The Consequences of Sin--Part 2
Oct 28, 2009
In the early centuries of the Church, the vast majority of the believers spoke Greek, most of them as their native tongue. Geisler says that most of them believed that the judgments of God, beingaionian, were temporary, not infinite in duration. It is obvious that they did not see the word aionianas meaning "everlasting" as it is so often translated today.
On the other hand, the early Christians did understand that there was judgment to come, and that it was far better to avoid the penalty for one's sins by believing and relying upon the provision made through Jesus' sacrifice on the cross. The early Church never gave the impression that all judgment had been averted by Jesus' death on the cross, nor did they ever say that people will really enjoy this time of judgment.
The "fire," they believed, was remedial and would compel stubborn sinners to repent, so that they could all be saved in the end. But no unbeliever could avoid divine judgment, which was seen as the path to universal salvation. They "shall be saved, yet so as by fire," Paul says in 1 Cor. 3:15. Though Paul was actually talking about non-overcoming believers, who had already laid the "foundation" of Jesus Christ in their lives but whose works needed some corrective "fire," the early Christians knew that this extended to all unbelievers as well.
All judgment in court is a function of law, and the divine law is the basis of judging every man's works. Men's laws reflect the character and values of men; God's law reflects the character and moral principles of God. Thus, the divine law is an expression of God's character and His moral principles. God can never go against who He is, and neither did He institute laws for mankind which are any less reflective of His character and goals.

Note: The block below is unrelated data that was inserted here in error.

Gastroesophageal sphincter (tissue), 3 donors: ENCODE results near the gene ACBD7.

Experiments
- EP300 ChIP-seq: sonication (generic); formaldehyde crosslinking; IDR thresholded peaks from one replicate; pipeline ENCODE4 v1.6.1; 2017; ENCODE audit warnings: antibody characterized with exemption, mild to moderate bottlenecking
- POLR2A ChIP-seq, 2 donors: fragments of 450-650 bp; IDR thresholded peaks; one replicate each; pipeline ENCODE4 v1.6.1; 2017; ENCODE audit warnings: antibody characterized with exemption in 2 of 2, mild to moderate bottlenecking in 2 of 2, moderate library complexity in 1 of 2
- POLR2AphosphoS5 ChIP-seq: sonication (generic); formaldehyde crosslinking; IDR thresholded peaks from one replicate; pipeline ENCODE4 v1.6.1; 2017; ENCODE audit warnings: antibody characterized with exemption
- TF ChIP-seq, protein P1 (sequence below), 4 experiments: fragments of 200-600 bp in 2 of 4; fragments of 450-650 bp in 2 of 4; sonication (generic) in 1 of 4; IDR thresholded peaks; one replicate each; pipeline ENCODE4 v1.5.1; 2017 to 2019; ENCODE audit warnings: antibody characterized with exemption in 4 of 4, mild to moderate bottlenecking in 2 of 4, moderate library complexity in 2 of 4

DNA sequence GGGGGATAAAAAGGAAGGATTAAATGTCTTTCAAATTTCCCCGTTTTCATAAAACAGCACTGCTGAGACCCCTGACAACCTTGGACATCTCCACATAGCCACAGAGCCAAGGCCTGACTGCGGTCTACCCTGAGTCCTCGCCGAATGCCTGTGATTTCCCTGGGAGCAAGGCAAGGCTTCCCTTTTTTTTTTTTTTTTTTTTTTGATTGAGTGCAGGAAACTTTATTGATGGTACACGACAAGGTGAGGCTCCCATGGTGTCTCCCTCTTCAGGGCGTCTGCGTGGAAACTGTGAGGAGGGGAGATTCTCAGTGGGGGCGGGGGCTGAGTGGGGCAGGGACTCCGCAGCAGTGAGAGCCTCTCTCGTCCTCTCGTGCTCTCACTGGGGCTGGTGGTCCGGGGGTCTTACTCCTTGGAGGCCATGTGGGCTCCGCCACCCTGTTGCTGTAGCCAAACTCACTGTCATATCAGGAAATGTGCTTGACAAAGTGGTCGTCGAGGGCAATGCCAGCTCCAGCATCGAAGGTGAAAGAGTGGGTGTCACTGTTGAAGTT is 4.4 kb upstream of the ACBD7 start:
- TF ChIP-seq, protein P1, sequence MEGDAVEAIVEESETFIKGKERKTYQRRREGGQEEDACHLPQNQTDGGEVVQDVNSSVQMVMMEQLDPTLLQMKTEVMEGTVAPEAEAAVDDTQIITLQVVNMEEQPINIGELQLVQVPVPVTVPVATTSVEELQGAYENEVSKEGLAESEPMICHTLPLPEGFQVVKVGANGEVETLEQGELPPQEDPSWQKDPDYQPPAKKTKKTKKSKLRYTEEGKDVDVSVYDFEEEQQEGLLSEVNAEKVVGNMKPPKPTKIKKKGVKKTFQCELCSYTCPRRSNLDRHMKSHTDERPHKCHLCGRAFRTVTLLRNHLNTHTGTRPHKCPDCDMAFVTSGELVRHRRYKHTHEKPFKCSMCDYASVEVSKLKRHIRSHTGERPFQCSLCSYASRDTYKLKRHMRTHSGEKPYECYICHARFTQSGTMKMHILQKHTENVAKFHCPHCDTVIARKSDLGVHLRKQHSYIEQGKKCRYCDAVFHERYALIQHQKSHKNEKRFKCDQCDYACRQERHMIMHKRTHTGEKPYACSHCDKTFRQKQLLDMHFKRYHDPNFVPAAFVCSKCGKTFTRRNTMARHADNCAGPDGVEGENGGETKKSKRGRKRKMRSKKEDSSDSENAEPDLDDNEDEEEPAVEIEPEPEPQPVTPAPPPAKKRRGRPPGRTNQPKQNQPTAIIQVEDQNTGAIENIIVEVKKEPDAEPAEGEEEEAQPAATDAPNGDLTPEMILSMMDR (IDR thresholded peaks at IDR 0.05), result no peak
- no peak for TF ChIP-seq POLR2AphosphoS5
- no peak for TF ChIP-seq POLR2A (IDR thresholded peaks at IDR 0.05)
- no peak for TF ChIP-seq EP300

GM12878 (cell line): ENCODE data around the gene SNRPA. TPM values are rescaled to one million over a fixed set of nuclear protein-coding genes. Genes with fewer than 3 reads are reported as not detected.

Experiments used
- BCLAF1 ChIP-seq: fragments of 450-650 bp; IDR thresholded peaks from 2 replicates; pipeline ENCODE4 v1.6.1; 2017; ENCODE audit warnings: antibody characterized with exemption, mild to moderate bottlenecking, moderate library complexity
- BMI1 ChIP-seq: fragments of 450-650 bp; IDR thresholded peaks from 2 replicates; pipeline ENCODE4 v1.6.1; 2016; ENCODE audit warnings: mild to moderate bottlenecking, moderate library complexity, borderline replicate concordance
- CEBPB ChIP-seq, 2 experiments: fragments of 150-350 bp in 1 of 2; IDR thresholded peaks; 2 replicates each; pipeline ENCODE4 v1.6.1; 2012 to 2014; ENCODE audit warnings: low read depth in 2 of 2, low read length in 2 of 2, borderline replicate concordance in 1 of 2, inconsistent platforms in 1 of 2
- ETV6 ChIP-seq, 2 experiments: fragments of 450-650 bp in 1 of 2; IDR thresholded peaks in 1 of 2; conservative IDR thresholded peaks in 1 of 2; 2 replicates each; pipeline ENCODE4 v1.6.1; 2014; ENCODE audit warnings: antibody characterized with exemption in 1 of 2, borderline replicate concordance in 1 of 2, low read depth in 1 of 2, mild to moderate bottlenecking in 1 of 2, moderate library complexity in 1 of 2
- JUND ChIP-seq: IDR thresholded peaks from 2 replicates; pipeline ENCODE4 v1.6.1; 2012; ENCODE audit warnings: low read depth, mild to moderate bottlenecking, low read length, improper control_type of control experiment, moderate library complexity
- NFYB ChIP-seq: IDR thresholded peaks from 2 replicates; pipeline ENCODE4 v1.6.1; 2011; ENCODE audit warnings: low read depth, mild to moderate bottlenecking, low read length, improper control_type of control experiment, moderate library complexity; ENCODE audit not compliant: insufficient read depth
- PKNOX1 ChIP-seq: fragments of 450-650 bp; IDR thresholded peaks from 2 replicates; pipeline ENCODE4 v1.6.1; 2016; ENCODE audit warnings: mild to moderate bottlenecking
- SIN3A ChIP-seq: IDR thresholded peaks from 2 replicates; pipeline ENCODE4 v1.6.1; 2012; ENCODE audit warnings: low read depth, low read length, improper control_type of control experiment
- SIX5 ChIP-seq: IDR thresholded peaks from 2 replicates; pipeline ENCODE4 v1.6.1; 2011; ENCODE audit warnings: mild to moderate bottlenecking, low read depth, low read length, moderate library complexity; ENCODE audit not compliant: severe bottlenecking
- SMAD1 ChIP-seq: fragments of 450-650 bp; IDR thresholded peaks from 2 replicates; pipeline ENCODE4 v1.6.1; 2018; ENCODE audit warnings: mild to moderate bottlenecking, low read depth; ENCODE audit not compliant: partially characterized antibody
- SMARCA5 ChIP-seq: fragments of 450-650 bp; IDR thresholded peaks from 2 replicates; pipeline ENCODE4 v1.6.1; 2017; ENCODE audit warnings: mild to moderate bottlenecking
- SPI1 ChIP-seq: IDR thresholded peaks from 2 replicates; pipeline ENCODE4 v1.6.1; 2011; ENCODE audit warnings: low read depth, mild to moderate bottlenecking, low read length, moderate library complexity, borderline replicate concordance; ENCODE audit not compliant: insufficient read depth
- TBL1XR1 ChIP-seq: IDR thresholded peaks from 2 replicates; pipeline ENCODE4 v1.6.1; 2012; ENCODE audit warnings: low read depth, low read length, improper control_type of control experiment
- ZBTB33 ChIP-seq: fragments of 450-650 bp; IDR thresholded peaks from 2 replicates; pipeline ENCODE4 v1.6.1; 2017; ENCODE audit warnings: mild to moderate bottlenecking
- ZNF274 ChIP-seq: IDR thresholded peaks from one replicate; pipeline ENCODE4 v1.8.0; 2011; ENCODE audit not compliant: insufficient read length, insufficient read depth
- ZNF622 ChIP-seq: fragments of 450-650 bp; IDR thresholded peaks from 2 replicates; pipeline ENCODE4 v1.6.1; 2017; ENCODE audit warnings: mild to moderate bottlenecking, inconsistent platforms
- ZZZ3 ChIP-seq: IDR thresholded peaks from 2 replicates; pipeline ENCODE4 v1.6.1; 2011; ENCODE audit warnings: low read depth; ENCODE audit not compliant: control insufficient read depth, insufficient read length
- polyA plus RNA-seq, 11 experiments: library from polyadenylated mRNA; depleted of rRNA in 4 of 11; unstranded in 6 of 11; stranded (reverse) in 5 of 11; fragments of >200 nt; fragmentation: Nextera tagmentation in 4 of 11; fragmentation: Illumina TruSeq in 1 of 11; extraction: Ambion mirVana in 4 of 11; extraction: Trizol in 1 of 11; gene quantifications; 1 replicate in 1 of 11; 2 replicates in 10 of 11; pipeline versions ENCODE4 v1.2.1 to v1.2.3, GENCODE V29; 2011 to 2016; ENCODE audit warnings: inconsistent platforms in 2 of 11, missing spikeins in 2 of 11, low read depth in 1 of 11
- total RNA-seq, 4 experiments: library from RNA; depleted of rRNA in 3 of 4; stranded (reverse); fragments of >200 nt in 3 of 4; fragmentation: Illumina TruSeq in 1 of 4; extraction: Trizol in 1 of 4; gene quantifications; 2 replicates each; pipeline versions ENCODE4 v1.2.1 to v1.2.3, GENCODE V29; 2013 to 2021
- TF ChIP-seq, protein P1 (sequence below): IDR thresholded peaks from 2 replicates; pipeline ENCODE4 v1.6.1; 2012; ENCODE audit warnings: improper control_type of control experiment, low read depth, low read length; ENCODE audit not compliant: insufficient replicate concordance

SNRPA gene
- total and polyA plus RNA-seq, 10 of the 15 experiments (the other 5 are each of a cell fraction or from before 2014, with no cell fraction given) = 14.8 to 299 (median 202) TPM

The "fiery law" (Deut. 33:2) that He gave on Mount Horeb reflected His character. No man saw God Himself, but only fire, which was the visible expression of Himself (Deut. 4:12, 15). The verbal expression of God is also fire, for Jer. 23:29 says, "Is not My Word like as a fire?" And so the judgments of God, proceeding out from the throne (symbol of law), is expressed as a fire in Daniel 7:9-11 as it flows upon the people who are seen rising from the dead for judgment. The Concordant Literal Translation of Daniel 7:11 reads,
". . . thousand thousands are irradiating Him, and ten thousand ten thousands are rising before Him. Adjudication sits, and the scrolls are opened."
In other words, the smaller group, already transfigured with the glory of God in the first resurrection, are seen standing with Him. The larger group is seen rising from the dead for judgment. It is an Old Testament picture of the general resurrection at the Great White Throne (Rev. 20:11-15). The main difference is that Daniel pictures the fire as a river flowing upon the people from the throne, whereas John sees the after-effects of the river, when it has formed a lake.
The main point to understand is that a throne is a symbol of law, by which a monarch rules and judges, and in this case the throne is a fire and flame. It is the "fiery law" of Deut. 33:2. It is not a literal fire, because nowhere does God's law prescribe burning anyone alive for any sin. The worst that the law prescribes is for someone to be stoned and then their body burned (cremated) as a sign of dishonor. This is what happened to Achan and his family and cattle in Joshua 7:25,
"And Joshua said, 'Why have you troubled us? The Lord will trouble you this day.' And all Israel stoned them with stones; and they burned them with fire after they had stoned them with stones."